Tuesday, October 08, 2013

Quick Review: Journey to the West

It really is a shame we don't get enough foreign movies in the US.  On my recent trip over to Asia, I did get a chance to see - in the air - the movie "Journey to the West: Conquering the Demons."  If you get a chance to see this, you should. This is the most explicitly Buddhist film I've seen in a long time, but being as it's produced by Stephen Chow,  it is very fictional and very funny (among other things.)  It is very loosely based on  "Journey to the West," which is a classic of Chinese literature. 

It purports to tell the story of how Xuanzang came to go to the West to get the sutras, and is sort of a prequel, I'd guess to the other Journey to the West. So imagine a Buddhist themed movie in the style of Kung Fu Hustle.  In this movie, Xuanzang is a hapless demon hunter who attempts to tame demons by singing to them from the children's book "300 Nursery Rhymes."  He believes that within the demons there is good, and they will respond to compassion with compassion.

Needless to say the demons don't actually see it that way, being that there's demons, and Xuanzang has competition from other demon hunters with less lofty ideals, but in the end, Xuanzang umm...gets enlightened.  No, seriously.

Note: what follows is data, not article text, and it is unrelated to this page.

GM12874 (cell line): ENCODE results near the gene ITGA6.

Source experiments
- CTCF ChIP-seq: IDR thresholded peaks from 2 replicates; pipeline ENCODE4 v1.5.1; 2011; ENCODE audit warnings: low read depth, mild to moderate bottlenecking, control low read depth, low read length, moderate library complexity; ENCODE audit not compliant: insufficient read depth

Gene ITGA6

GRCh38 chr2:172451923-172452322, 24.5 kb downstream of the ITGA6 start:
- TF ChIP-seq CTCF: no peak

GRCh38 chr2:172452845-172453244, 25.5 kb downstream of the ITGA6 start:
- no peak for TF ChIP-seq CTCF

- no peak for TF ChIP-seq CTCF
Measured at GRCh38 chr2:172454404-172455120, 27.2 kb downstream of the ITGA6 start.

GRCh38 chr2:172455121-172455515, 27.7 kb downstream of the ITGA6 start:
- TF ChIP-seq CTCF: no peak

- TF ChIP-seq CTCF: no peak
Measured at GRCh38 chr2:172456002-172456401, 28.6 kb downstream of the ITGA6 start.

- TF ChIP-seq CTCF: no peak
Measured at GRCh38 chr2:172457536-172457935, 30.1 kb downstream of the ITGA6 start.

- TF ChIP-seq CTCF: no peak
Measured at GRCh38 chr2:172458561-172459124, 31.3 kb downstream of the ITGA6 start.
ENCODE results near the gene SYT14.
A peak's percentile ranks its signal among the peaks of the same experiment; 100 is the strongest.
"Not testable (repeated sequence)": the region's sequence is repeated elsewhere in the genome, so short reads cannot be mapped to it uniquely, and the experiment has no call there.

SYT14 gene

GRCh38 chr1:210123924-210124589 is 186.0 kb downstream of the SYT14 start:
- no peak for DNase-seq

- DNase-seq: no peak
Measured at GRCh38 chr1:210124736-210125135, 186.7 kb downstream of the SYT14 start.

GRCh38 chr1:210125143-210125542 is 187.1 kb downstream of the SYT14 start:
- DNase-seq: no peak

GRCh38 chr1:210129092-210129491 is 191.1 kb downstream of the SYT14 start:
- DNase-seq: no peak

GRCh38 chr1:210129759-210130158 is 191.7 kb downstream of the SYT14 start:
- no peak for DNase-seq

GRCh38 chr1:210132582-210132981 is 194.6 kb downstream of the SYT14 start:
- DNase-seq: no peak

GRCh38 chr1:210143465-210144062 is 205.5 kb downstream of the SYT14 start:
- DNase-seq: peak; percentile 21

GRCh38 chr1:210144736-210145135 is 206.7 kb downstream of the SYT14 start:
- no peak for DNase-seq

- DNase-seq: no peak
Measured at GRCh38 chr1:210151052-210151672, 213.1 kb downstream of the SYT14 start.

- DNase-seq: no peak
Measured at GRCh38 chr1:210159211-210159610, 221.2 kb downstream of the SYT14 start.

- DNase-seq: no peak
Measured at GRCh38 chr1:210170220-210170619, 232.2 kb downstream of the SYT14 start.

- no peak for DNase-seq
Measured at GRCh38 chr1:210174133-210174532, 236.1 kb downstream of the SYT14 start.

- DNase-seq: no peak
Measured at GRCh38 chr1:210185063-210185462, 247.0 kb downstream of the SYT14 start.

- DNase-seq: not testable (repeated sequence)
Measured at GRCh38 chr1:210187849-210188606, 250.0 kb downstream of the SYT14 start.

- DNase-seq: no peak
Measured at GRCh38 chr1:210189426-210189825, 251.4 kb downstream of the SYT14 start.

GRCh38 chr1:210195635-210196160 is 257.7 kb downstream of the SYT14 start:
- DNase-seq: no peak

What is really odd in this movie, and I'd say ultimately what makes this movie great -  is the rather extremes of things that take place in the movie.  One minute a  child is eaten by a demon, and a few minutes later there is extreme slapstick.  However, the message of compassion in the movie is clear. It is clear that the violence that does exist in the movie is a motivator for Xuanzang's compassion as well as constancy in his practice.  This really is a Buddhist-themed movie, and that's what's interesting to me as well.  What other religion could have such a movie  about one of its iconic figures that generates laughter?  OK, there's probably some Bollywood movie somewhere that does something similar, or, I suppose if it was to your taste, some of the relatively humorous parts of Bagger Vance. But Bagger Vance has nothing at all on this movie.

Stephen Chow is one of the greatest artists working in cinema today; it's a real pity that this and movies like it don't get wider distribution in the United States.


Neti said...

Mumon the people demand more dharma.

Mumon K said...


They do indeed.